The color of money : black banks and the racial wealth gap (Book, 2019) [University of Maryland, College Park]
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The color of money : black banks and the racial wealth gap

Author: Mehrsa Baradaran
Publisher: Cambridge, Massachusetts : The Belknap Press of Harvard University Press, 2019. ©2017
Edition/Format:   Print book : English : First Harvard University Press paperback editionView all editions and formats
Summary:
"When the Emancipation Proclamation was signed in 1863, the black community owned less than one percent of the United States' total wealth. More than one hundred and fifty years later, that number has barely budged. The Color of Money seeks to explain the stubborn persistence of this racial wealth gap by focusing on the generators of wealth in the black community: black banks. With the civil rights movement in full  Read more...
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Details

Genre/Form: History
Document Type: Book
All Authors / Contributors: Mehrsa Baradaran
ISBN: 9780674237476 0674237471
OCLC Number: 1059249851
Awards: Winner of Best Book in Urban Affairs Award 2019 (United States)
Short-listed for Georgia Author-of-the Year Award 2018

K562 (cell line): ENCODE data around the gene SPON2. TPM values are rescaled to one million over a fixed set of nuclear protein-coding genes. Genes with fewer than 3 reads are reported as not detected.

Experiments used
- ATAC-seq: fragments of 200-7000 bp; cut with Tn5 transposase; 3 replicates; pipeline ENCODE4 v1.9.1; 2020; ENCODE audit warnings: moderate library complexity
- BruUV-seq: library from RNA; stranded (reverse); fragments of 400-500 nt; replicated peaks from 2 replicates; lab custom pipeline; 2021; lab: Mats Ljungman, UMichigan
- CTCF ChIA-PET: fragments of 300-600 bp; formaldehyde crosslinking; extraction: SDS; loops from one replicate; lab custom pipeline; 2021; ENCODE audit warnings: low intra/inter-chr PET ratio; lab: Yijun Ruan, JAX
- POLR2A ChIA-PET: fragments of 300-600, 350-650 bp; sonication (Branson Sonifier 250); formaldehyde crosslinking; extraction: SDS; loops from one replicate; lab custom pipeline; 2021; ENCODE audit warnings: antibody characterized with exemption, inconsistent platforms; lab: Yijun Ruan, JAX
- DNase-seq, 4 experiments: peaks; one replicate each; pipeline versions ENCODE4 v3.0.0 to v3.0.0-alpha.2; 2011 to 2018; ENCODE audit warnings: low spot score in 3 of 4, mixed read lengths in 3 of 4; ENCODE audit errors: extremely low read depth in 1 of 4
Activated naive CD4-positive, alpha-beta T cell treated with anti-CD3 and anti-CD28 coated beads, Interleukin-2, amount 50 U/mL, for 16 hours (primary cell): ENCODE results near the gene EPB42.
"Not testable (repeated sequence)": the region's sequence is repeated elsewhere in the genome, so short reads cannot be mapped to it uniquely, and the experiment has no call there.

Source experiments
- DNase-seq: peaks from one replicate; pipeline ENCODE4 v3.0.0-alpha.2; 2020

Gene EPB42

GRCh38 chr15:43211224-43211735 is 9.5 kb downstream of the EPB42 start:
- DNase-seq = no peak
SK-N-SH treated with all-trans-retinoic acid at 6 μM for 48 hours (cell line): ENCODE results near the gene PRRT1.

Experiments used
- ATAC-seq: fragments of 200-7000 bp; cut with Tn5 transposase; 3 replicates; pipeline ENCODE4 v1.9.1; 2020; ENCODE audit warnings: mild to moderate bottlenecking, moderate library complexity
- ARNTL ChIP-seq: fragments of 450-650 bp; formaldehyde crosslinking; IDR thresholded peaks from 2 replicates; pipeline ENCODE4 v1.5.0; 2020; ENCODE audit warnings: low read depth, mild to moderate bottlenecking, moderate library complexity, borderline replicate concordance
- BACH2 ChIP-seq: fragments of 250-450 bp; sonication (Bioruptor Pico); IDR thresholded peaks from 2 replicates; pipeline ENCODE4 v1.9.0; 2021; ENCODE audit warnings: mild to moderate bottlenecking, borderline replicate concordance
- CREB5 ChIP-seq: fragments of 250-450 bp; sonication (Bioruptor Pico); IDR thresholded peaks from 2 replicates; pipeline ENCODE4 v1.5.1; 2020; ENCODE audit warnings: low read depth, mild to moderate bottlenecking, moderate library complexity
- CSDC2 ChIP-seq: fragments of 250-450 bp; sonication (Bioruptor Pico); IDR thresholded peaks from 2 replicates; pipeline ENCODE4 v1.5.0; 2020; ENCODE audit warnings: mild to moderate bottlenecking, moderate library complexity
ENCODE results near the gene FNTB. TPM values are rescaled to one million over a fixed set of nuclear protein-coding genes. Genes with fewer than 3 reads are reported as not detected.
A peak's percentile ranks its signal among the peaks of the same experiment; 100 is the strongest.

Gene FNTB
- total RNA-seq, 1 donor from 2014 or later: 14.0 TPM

Nominated for Joseph Levenson Book Prize 2018
Description: 371 pages ; 21 cm
Contents: Forty acres or a savings bank --
Capitalism without capital --
The rise of black banking --
The new deal for white America --
Civil rights dreams, economic nightmares --
The decoy of black capitalism --
The free market confronts black poverty --
The color of money matters.
Responsibility: Mehrsa Baradaran.

Abstract:

"When the Emancipation Proclamation was signed in 1863, the black community owned less than one percent of the United States' total wealth. More than one hundred and fifty years later, that number has barely budged. The Color of Money seeks to explain the stubborn persistence of this racial wealth gap by focusing on the generators of wealth in the black community: black banks. With the civil rights movement in full swing, President Nixon promoted "black capitalism," a plan to support black banks and minority-owned businesses. But the catch-22 of black banking is that the very institutions needed to help communities escape the deep poverty caused by discrimination and segregation inevitably became victims of that same poverty. In this timely and eye-opening account, Baradaran challenges the long-standing belief that black communities could ever really hope to accumulate wealth in a segregated economy"--Back cover.
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Lays out how, over centuries, policymakers wrote Black Americans out of the economic system...Baradaran's work resonates now as millions protest around the U.S.-speaking out not only against police Read more...

 
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